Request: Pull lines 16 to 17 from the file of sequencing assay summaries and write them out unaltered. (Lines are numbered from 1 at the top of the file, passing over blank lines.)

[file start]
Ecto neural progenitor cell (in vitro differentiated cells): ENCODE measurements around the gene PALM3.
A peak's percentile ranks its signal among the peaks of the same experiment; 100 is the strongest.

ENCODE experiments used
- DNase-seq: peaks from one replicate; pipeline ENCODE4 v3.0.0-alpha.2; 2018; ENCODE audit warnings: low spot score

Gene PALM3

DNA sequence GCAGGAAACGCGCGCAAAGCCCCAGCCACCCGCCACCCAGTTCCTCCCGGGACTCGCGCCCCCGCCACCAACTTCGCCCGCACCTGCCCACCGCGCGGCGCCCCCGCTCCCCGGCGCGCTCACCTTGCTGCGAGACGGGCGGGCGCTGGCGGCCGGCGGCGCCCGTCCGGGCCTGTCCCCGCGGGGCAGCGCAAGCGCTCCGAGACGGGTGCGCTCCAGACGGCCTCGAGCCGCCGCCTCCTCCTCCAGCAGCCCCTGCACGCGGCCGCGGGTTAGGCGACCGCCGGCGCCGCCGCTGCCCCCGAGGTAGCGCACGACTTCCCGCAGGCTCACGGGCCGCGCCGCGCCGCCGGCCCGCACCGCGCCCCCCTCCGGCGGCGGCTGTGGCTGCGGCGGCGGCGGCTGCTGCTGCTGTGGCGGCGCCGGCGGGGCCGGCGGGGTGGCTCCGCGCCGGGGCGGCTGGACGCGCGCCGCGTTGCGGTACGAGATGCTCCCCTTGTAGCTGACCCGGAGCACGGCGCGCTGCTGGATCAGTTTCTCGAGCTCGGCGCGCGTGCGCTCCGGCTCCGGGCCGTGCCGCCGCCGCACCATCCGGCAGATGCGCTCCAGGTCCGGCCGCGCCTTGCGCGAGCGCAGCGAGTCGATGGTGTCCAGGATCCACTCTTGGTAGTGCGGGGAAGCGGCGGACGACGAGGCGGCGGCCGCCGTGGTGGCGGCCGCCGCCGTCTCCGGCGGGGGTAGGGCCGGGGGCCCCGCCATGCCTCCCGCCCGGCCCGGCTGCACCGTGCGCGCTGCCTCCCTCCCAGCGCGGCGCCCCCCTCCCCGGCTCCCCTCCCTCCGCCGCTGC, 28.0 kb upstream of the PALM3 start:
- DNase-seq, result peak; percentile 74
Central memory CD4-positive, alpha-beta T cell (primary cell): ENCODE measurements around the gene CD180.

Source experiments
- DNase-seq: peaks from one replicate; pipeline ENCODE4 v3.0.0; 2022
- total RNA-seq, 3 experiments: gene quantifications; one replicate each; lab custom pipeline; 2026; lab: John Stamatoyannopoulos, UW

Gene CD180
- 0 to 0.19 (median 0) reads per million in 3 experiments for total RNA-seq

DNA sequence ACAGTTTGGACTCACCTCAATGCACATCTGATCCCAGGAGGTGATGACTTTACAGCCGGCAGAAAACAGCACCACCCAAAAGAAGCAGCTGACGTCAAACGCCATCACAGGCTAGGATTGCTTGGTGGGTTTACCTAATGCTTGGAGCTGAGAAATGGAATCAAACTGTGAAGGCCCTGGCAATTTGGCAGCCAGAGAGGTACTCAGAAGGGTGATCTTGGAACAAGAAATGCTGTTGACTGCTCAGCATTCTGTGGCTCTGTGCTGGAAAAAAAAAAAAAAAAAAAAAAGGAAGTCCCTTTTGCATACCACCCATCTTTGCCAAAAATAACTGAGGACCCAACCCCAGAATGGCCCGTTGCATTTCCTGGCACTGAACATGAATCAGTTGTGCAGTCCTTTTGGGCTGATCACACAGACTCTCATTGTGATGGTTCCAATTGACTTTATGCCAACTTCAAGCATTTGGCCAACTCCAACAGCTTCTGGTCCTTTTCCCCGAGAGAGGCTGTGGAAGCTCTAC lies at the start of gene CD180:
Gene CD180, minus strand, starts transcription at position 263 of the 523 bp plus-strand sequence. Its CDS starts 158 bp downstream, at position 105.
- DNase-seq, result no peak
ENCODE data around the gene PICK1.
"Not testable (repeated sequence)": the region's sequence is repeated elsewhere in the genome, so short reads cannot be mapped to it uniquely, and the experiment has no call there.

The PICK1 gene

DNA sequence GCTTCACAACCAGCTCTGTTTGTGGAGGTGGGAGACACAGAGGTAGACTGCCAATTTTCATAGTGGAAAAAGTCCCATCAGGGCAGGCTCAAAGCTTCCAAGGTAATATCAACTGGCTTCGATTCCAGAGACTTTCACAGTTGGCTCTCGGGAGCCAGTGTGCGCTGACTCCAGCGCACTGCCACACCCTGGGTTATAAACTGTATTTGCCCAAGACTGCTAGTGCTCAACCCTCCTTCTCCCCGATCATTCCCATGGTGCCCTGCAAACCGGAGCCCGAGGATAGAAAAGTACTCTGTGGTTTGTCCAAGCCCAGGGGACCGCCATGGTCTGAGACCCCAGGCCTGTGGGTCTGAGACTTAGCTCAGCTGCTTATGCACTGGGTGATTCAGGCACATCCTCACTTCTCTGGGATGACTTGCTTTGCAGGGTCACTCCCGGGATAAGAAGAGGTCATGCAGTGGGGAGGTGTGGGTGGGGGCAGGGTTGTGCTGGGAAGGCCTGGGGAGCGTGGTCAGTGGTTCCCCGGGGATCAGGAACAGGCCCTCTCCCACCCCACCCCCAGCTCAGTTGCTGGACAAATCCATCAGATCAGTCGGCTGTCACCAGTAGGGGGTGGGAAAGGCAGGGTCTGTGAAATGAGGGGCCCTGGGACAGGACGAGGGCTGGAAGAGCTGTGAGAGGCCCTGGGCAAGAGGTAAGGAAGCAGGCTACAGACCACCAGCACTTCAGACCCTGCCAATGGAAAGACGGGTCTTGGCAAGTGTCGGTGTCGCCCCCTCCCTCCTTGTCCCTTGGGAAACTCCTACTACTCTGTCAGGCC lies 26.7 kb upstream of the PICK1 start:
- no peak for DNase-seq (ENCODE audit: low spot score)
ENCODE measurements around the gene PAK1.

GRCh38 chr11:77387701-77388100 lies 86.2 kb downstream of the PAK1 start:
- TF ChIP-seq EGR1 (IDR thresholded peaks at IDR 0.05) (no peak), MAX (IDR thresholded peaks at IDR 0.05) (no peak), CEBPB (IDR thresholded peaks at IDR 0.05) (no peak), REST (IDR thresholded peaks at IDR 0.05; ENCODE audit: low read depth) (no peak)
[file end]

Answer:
- DNase-seq, result no peak
ENCODE data around the gene PICK1.